Listening to your favorite downloads while you run or walk revs you up in more ways than one: A recent study found that tuning in to fast, upbeat music (think Fergie, the White Stripes, Amy Winehouse, Shakira) when you exercise can boost your endurance by up to 20 percent.
Find fun new workout playlists — 15 of 'em at:
If you have a reward, such as a skim latte, waiting for you at the end of a walk, there's a better chance you'll get out the door. Or give yourself an exercise-related goal with added benefits, like getting in shape for an inn-to-inn walking tour of New England or for a vacation spent hiking volcanoes in Hawaii, suggests Mark Fenton, author of The Complete Guide to Walking.
Bring the Kids
Here's where multitasking comes in handy — plan a weekly walk with your family. You'll burn calories, catch up on what's new, and help your children stay healthy: A recent study at the University of Bristol in England found that 12-year-olds who exercised just 15 minutes a day cut their risk for obesity almost in half.
Be Miles Better
"While running or walking, try to keep your entire body loose and make sure your arms aren't crossing over your body," says Tom Holland, exercise physiologist, running coach and author of The Marathon Method. Otherwise, you're wasting energy and losing both momentum and speed. "If you notice any tension, breathe deeply and then imagine sending air to your tight spots as you exhale," he adds.
Practice Good Form
To walk or run faster, stand tall and bend your arms, says Fenton. Keeping your arms straight as you go requires much more energy. "You don't have to swing in an exaggerated motion — let your thumb come up to chest height, then graze your waistband when you move your hand back," he says. And push off all of your toes, too. "Doing this will give you even more momentum for the next step."
Burn Double the Calories
Add Bursts of Speed
"When you run fast, then slow, then fast again, you burn more calories, because on average, you're moving more quickly than you do during a steady walk," says Holland. Start with a five-minute warm-up, then intersperse a one-minute burst of intensity followed by two minutes of easy running or walking; repeat five times. You can also do longer, distance-based intervals: If you have access to a track nearby, walk (or run) fast on the straightaways and then slow down and go easy on all the curves.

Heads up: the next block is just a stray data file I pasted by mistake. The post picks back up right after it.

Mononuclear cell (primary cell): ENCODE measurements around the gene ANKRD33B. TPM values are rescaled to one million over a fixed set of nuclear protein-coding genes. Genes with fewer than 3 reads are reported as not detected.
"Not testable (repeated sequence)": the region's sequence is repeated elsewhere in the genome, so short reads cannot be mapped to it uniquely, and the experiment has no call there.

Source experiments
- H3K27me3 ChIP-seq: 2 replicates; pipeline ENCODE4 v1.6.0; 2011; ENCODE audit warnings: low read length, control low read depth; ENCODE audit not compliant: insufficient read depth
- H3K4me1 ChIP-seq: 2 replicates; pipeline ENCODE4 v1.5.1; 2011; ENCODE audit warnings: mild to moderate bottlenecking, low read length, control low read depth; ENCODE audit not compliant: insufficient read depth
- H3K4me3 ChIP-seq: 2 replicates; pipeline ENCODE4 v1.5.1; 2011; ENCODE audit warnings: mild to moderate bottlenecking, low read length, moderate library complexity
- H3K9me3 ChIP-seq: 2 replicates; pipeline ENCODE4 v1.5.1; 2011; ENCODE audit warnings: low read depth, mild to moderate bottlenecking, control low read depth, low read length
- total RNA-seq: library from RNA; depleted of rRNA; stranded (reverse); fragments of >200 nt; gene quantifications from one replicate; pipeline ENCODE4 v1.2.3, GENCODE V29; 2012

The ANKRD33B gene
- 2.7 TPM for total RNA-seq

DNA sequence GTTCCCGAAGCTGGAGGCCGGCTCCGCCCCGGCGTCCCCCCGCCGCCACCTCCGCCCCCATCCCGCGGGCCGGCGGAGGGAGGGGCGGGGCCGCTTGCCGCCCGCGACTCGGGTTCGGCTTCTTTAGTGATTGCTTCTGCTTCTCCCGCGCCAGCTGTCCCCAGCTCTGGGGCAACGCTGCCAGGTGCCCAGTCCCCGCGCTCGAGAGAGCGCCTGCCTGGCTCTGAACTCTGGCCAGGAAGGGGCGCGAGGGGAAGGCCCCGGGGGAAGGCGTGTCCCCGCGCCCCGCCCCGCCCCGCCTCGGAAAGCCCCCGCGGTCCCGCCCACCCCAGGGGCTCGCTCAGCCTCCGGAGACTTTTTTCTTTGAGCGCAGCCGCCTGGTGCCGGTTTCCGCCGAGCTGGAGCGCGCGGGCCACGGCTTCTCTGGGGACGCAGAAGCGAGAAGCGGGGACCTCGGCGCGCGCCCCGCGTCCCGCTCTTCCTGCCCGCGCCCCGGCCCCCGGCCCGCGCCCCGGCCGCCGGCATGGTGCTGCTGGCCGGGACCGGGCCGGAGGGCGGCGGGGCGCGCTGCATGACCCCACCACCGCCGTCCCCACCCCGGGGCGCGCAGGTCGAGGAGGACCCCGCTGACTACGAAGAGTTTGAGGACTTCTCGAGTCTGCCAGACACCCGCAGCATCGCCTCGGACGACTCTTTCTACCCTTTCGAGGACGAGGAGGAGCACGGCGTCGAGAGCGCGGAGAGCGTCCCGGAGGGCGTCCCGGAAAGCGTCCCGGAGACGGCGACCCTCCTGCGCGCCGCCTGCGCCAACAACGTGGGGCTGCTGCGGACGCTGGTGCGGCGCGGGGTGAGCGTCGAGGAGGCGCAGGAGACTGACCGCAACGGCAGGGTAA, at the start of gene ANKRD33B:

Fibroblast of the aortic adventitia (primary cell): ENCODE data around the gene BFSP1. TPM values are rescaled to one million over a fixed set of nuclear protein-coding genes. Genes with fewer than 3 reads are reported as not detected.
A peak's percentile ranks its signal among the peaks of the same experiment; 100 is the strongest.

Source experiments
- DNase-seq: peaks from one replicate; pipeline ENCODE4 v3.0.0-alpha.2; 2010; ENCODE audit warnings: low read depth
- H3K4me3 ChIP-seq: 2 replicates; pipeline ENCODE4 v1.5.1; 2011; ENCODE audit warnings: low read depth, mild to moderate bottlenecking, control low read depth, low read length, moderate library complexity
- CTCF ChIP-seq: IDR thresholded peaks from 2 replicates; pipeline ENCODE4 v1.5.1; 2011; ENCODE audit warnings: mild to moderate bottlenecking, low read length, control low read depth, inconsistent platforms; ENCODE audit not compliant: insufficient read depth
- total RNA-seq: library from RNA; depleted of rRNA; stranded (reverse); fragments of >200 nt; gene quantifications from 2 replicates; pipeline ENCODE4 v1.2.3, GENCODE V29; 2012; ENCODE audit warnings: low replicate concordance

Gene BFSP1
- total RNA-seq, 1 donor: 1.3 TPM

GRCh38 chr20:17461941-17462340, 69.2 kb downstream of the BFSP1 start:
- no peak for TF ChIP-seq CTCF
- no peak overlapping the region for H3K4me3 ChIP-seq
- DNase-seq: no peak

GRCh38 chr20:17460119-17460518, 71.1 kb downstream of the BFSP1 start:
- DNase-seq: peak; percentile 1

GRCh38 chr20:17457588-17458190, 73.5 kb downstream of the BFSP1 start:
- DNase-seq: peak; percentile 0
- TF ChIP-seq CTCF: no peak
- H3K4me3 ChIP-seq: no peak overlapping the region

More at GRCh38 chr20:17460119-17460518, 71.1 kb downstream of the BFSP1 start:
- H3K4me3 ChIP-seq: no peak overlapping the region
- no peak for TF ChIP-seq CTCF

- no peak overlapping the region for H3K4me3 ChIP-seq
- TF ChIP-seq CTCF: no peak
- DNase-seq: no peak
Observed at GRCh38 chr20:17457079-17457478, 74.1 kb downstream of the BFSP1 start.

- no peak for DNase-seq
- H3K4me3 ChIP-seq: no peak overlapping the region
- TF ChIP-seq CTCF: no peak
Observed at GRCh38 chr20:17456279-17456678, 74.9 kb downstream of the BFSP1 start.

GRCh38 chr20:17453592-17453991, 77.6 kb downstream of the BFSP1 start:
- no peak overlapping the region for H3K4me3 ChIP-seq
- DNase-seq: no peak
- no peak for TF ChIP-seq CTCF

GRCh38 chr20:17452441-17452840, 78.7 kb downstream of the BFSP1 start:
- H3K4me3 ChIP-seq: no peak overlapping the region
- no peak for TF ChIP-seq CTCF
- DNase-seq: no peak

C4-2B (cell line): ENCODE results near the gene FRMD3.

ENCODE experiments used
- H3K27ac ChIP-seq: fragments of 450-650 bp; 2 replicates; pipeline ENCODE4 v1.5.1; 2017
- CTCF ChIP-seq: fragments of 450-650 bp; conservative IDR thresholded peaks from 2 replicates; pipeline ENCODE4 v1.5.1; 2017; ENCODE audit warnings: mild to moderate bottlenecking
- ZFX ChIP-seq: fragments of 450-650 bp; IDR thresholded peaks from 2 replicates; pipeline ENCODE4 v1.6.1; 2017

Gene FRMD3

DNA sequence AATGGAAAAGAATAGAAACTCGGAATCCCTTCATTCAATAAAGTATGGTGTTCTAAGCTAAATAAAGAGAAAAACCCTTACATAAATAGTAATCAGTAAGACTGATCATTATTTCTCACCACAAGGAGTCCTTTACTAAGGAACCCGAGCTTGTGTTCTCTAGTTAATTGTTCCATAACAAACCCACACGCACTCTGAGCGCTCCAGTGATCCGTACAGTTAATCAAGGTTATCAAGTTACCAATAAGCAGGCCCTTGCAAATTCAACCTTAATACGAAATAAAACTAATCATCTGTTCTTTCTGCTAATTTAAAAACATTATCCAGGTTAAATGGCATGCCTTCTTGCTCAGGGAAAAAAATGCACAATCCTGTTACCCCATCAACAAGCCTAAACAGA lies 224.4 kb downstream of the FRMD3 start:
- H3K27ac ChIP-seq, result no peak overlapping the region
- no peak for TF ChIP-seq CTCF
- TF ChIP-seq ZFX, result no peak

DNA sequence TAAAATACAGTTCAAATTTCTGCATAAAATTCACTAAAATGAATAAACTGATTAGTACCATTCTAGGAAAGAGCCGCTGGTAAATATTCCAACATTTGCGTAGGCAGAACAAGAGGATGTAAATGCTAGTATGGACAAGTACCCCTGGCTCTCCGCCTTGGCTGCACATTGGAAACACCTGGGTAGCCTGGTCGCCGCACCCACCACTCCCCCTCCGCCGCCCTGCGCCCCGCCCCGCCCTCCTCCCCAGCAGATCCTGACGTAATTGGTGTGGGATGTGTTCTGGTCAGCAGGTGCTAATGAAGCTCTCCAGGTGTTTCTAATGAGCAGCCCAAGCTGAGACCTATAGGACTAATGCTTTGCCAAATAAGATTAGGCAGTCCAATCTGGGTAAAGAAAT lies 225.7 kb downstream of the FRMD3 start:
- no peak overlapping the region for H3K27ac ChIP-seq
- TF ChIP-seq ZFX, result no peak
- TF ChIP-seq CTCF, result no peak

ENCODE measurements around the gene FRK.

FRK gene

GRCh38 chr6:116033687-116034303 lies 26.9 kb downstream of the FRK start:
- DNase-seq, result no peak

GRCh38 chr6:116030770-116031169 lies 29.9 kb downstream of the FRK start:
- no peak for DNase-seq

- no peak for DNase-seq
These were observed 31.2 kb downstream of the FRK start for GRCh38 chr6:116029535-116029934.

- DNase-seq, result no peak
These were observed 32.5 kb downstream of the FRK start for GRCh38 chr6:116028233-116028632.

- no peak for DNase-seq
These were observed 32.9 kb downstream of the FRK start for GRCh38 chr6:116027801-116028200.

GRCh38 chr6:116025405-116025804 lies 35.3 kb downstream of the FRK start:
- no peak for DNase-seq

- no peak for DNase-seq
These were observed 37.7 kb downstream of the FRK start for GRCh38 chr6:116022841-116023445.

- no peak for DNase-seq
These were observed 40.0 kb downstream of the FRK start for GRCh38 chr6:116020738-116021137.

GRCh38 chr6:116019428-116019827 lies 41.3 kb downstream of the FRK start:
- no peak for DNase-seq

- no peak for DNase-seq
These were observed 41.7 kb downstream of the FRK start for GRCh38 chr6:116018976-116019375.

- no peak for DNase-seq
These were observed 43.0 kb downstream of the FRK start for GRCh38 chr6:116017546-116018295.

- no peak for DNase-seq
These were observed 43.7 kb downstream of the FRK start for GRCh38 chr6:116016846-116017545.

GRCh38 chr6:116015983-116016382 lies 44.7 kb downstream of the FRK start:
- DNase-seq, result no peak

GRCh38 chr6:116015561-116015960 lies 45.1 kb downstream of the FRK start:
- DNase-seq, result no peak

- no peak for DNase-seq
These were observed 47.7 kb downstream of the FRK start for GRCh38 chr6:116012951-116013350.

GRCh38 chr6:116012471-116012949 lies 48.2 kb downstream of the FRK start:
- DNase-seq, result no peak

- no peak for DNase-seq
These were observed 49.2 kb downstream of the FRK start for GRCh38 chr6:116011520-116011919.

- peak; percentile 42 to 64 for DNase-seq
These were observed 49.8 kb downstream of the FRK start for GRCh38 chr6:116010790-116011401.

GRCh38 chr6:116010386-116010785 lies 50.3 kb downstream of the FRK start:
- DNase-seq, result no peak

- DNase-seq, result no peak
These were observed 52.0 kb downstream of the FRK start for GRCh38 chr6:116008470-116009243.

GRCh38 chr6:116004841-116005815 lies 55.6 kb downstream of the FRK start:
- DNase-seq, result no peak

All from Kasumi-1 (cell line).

If you typically stick to the treadmill, mix it up and run or walk outside at least once a week. "Factors like wind and varying terrain force your body to work harder and burn more calories," says Holland. On the other hand, if you mostly run or walk outside, hop on the treadmill every now and then — it's much more difficult to cheat your speed and intensity while on the belt.
Fire Up Your Pace
"When walking, try to take at least 40 steps every 20 seconds," says Fenton. "Once you become totally comfortable at this faster pace, shoot for 45 and then 50, even if you can maintain the speed for only a few minutes. "By putting more zip in your step, you can burn about 100 more calories in a 30-minute walk than you usually do."
Walking with Nordic poles could help you blast up to 50 percent more calories per hour than usual. "You'll sculpt your triceps, lats, chest, and shoulders — plus, you'll feel your abs contract with every stride," says fitness expert Kathy Smith.
Head for the Hills
"Doing hill repeats — running fast up a hill and then jogging slowly back down to recover — can increase your calorie burn by up to 50 percent," says Holland. If you don't have a hill nearby, run up and down local stadium or park steps instead. Try to work 5 to 10 hill repeats into one of your runs or walks each week.
Avoid the Achy Breaky
"You can become a faster — and healthier — runner by cross-training, because you're strengthening weaker muscles," says Holland. "Cycling is a great cardio complement, because it works your quads, and running emphasizes your hamstrings."
Add a Pilates or yoga session into your weekly routine. "Runners tend to have really tight hamstrings and are usually pretty inflexible," says Holland. "Pilates and yoga are safe ways to limber up."
Weight It Out
Just two 15-minute total-body strength-training sessions per week can make your muscles stronger and less susceptible to injury when running or walking, says Holland. Include some balance-building moves, such as single-leg squats or deadlifts, in the mix to help prepare your body for the uneven terrain outdoors, says Bob Seebohar, RD, endurance coach and sport dietitian for the U.S. Olympic Committee.
Fuel Up First
Even if you're a get-up-at-the-crack-of-dawn-for-a-workout person, you need something in your stomach before heading out, says Seebohar. "You'll go stronger if you have a 100- to 200-calorie snack with some carbs and a little protein, like a banana or half a whole wheat bagel with peanut butter," he says.
"There's a 30- to 60-minute window after exercise when your body restores glycogen, or energy. If you refuel during this period, you'll improve muscle recovery and help to better prepare yourself for the next workout," says Seebohar. Some good options: A non-sugary sports drink with sodium to replace lost electrolytes and a complex carbs/lean protein combo, such as a turkey sandwich.
Originally published in FITNESS magazine, September 2007.